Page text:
The tracks were most likely made by therapsids, archaic forerunners of mammals. The creatures were covered with fur and had teeth in a variety of different shapes, characteristics that set therapsids apart from reptiles. The creatures shuffled up and down massive sand dunes during a time when the area looked like the Gobi Desert. The fact that so many small creatures left tracks hints at the ancient ecology—they could not have survived in a totally dry desert. “There’s a good possibility there was some kind of water nearby” in the form of a lake or other oasis, Engelmann said. Since the slab is far too large to extract, Chure and Engelmann plan to pour latex over the rock and make a peel of all the tiny footprints to study how the hairy little critters moved around.

During the time that therapsids were skittering over ancient dunes, a group of more than 20 predatory theropod dinosaurs died during a drought. If they had held out a little longer they might have survived, for water soon covered their bodies, and their carcasses become preserved in a temporary pond. Three years ago, on the last day of the summer field season, Chure and Engelmann found the theropod bones just outside the park boundary and, with their Brigham Young University (BYU) colleague Brooks Britt, collected as many bits and pieces as possible.

I saw the bones laid out on the dusty laboratory tables of BYU’s Museum of Paleontology. The whine of air-powered tools and the sound of rock being scraped from bone filled dusty workspace. The startlingly white bones looked as if they had come from a recently deceased animal, but a closer look guided by Chure and Engelmann left no doubt that these were the petrified remains of juvenile dinosaurs. Bits of skull set with recurved teeth, hollow bones, and even a prehistoric wishbone or two were clues that a group of slender predatory dinosaurs had died and gone to pieces in the same place. “You can count the number of fossil vertebrates from [early Jurassic] deposits on one hand, and not all of that hand,” Chure said. “This is the biggest Early Jurassic theropod collection in the Western Hemisphere, possibly the world.” Britt chimed in: “It’s a gold mine!”

This dinosaur species still lacks a name, though Britt, Chure and Engelmann believe it is closely related to a more recent theropod called Coelophysis. These gracile dinosaurs had narrow, triangular heads, long necks and lightly built bodies that stretched about 10 feet long. Based on how often they are found together, Coelophysis likely traveled in groups. No complete, articulated skeletons of the new species have been found, but the state of their bones suggests how they died. Given the arid habitat and the fact the juvenile animals often die in droughts today, the working hypothesis is that the dinosaurs died of thirst and their bodies were preserved when water covered their bones. Their bodies sat in a temporary pool for long enough that the skeletons fell apart. The bones are well preserved, hinting that the dinosaurs died shortly before the return of the rains they so desperately needed.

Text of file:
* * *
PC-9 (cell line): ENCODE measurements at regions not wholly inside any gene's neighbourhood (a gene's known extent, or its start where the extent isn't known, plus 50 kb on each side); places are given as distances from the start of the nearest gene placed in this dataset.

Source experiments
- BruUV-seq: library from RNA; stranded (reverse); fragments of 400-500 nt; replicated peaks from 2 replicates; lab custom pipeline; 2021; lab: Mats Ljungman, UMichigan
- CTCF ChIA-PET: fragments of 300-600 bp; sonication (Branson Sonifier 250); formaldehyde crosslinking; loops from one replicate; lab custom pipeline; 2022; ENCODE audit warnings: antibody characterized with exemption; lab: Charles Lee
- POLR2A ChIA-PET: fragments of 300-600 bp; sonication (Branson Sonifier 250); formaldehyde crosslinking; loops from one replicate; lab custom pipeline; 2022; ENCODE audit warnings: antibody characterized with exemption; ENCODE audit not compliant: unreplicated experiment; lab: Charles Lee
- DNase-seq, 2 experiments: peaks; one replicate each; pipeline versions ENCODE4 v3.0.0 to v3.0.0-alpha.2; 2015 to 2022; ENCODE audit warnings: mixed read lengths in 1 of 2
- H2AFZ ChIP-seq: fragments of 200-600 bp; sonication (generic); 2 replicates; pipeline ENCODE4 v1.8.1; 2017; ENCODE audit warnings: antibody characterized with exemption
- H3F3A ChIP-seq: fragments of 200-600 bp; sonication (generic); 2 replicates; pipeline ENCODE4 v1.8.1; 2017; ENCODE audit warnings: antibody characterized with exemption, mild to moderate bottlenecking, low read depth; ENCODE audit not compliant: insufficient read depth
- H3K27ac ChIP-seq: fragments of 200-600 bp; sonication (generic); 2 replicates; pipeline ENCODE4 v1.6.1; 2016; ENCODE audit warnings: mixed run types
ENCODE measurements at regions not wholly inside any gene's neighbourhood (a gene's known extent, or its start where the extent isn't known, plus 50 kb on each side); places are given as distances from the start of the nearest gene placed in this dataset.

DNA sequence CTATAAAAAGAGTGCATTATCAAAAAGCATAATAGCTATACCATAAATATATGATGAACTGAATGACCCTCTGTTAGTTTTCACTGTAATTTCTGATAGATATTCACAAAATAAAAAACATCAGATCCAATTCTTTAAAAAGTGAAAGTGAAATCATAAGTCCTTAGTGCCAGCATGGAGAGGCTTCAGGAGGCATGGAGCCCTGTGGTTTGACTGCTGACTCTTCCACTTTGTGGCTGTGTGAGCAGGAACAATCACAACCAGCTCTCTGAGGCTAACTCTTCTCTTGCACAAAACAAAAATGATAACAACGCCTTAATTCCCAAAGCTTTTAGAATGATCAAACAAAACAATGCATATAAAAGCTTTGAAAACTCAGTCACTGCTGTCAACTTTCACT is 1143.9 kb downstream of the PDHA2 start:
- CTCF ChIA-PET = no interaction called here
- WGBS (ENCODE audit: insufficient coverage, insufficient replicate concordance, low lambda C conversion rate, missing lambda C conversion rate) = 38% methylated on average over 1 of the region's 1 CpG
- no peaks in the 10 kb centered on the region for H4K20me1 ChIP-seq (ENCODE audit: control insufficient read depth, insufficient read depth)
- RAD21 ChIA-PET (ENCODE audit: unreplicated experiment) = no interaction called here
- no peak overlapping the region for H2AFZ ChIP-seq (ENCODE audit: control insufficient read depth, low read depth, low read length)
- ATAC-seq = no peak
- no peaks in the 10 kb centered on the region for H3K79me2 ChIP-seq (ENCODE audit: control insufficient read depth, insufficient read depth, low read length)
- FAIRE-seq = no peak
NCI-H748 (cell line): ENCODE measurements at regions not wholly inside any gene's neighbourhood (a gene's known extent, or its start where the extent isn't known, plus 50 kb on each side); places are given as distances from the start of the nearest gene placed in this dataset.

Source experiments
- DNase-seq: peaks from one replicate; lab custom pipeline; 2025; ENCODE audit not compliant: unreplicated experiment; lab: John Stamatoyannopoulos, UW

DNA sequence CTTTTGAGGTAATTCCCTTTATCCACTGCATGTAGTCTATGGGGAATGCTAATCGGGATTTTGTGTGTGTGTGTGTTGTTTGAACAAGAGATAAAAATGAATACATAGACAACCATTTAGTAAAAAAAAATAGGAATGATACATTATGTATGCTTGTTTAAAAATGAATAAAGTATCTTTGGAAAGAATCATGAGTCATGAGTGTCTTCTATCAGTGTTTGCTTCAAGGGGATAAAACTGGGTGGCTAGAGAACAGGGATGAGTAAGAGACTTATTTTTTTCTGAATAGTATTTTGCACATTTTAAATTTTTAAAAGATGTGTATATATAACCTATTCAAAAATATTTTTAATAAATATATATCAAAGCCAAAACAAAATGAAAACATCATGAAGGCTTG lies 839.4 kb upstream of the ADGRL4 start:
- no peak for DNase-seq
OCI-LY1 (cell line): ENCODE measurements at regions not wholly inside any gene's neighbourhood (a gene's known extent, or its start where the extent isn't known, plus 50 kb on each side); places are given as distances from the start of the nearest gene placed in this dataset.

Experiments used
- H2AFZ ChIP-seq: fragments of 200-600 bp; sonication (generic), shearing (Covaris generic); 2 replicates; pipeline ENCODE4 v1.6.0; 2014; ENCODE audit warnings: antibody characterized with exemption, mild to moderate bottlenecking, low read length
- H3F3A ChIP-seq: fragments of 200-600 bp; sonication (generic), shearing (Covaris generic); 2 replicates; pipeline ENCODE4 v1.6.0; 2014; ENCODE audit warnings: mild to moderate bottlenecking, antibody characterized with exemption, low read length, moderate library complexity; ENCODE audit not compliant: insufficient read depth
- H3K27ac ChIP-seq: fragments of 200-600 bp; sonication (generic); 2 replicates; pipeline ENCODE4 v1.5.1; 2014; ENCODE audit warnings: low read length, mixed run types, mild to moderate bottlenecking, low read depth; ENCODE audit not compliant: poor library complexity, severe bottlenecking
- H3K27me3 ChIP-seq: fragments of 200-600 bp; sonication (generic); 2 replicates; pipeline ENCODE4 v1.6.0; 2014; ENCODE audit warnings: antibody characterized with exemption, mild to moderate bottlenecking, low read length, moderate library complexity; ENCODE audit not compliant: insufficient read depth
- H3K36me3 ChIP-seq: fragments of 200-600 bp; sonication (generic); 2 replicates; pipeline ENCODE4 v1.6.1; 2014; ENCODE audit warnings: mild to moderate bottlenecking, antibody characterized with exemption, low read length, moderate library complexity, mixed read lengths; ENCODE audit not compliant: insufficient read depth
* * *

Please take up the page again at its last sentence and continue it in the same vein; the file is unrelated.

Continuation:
Tucked away in other drawers at the BYU lab are four skulls, ranging from nearly complete to little more than a set of dinosaur “dentures,” or snout and teeth, from a 104-million-year-old sauropod dinosaur recently discovered at the monument. Named Abydosaurus mcintoshi, this dinosaur is helping fill in a gap in dinosaur history that has long frustrated paleontologists. For many years it seemed that the great long-necked sauropods went into a decline in North America about 145 million years ago, but Abydosaurus shows that these dinosaurs were still thriving in North America for much longer. And there is more left in the rock. With some carefully placed explosives, Chure and Britt hope to clear off an even larger exposure of the bonebed where Abydosaurus rests.

I'm glad the outdated, crumbling dinosaurs still stand along the road outside the park. The poor creatures are a baseline for dinosaurs as we used to know them—a historical remnant that shows us just how dramatically our understanding of these magnificent creatures has changed. Dinosaurs were not stupid, drab creatures destined for extinction (or to advertise hotel swimming pools). They were fantastic, vibrant animals whose avian descendants remain among us today. Through the beautiful swaths of geologic time exposed at Dinosaur National Monument, preserved thanks to Douglass' dream, we can gain a few glimpses into just how magnificent the Age of Dinosaurs truly was.

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About Brian Switek
Brian Switek

Brian Switek is a freelance science writer specializing in evolution, paleontology, and natural history. He writes regularly for National Geographic's Phenomena blog as Laelaps.